Kim brought us into the conversation, so we suggested helping the granddaughter fund a Roth IRA contribution.
The new grad can stash up to $5,500 a year in a Roth as long as she earns that much from a job, and the money she actually uses to fund the account can be the grandfather’s gift, explained Kim in her column.
“Starting his granddaughter on the savings habit early can make a huge difference in her future,” we told Kim.
In fact, you’ll be astonished to learn how those annual Roth contributions can build into some pretty impressive numbers over time.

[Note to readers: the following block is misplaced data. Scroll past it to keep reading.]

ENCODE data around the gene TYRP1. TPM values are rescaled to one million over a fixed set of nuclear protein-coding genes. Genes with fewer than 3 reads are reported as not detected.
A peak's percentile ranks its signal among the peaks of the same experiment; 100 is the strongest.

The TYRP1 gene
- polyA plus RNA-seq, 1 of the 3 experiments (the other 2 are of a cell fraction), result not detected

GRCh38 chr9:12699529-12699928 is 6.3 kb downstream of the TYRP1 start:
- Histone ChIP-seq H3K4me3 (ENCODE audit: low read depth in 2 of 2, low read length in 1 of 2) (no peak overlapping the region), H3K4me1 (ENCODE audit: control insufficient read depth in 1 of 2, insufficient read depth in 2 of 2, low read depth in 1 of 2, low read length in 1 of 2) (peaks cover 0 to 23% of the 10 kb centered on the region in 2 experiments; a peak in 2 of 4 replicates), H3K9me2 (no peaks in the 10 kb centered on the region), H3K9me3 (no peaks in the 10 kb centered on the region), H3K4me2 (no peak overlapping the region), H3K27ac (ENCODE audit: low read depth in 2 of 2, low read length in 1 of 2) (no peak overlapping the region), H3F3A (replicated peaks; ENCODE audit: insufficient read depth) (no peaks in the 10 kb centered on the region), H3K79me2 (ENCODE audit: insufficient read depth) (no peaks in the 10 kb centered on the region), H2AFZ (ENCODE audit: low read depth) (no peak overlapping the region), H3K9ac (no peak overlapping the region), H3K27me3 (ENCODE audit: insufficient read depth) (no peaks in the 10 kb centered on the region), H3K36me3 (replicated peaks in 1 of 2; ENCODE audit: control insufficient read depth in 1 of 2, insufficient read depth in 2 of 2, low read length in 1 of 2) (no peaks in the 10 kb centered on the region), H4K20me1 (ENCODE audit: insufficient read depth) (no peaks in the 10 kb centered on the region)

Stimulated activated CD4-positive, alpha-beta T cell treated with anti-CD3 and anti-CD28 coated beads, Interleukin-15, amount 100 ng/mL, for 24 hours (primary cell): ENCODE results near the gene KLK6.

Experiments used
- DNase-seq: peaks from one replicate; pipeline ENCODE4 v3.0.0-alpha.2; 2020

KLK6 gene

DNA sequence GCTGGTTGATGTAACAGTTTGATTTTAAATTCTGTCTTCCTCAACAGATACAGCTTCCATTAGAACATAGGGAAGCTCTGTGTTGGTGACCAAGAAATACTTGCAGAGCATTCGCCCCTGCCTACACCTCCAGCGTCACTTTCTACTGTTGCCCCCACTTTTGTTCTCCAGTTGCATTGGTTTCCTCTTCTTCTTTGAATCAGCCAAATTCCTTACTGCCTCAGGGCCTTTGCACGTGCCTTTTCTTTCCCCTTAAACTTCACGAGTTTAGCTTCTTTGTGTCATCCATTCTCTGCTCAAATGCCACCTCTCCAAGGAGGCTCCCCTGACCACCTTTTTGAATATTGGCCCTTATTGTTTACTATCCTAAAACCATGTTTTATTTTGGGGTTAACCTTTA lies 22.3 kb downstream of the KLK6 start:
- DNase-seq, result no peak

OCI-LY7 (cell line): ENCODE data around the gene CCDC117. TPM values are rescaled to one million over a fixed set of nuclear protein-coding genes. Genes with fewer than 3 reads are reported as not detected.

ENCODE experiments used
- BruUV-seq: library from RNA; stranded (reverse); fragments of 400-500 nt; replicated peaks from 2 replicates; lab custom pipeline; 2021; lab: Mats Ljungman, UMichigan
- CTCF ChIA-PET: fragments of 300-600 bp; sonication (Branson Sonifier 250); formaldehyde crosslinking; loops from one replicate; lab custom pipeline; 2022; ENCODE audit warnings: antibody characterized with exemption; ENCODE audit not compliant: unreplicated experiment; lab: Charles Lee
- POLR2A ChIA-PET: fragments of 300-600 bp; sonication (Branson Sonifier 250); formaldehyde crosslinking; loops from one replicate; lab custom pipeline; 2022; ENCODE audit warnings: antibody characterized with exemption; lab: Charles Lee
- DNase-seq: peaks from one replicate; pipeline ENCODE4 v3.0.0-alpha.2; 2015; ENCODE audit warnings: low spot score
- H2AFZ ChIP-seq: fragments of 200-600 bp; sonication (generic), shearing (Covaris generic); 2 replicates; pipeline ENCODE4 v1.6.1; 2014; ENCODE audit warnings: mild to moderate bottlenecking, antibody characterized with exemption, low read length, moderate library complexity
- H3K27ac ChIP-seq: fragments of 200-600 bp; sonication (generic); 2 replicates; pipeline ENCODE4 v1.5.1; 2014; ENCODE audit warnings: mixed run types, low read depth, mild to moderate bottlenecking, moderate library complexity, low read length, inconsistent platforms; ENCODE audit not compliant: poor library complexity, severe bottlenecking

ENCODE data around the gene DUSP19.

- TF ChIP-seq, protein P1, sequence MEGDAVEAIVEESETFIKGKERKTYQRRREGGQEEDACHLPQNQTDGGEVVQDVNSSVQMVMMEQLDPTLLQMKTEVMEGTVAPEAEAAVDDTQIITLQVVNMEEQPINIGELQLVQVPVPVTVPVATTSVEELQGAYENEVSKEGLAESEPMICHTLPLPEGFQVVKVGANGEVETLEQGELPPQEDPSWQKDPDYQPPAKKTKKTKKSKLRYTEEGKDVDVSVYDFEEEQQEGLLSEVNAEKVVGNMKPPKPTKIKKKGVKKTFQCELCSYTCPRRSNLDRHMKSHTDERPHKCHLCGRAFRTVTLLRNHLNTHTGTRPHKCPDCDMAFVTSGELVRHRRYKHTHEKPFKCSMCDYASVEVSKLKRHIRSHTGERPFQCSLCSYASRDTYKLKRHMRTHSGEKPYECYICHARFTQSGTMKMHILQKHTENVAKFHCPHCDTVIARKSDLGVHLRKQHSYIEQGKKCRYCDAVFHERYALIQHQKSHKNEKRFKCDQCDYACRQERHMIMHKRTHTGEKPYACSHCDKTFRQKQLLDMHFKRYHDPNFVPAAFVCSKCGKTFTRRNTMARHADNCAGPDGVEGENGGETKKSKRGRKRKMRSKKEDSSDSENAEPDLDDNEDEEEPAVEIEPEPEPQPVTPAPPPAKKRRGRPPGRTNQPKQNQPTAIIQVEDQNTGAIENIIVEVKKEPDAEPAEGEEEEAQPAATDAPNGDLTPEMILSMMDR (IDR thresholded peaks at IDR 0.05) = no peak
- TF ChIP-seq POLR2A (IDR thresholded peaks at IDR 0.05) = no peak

If our new grad contributes $5,500 every year to a Roth starting at age 22, then bumps up annual contributions to $6,500 at age 50, when she becomes eligible for catch-up contributions, she’ll accumulate $1.5 million in tax-free money by age 65 (assuming a return of 7% per year).
And, with a Roth, she can withdraw contributions without taxes or penalties at any time if she needs the money for, say, a house down payment, reminds Kim. All withdrawals, including earnings, are totally tax-free after age 59½.
Here’s some other great grad ideas we shared with Kim:
- You can give your grad a boost by helping them pay down student loans.
- Or, treat them to a “professional-start package,” to help cover a professional wardrobe, travel costs for job interviews, their first apartment’s security deposit, or car payments.
Want to read the full Kiplinger’s article?You can find it here.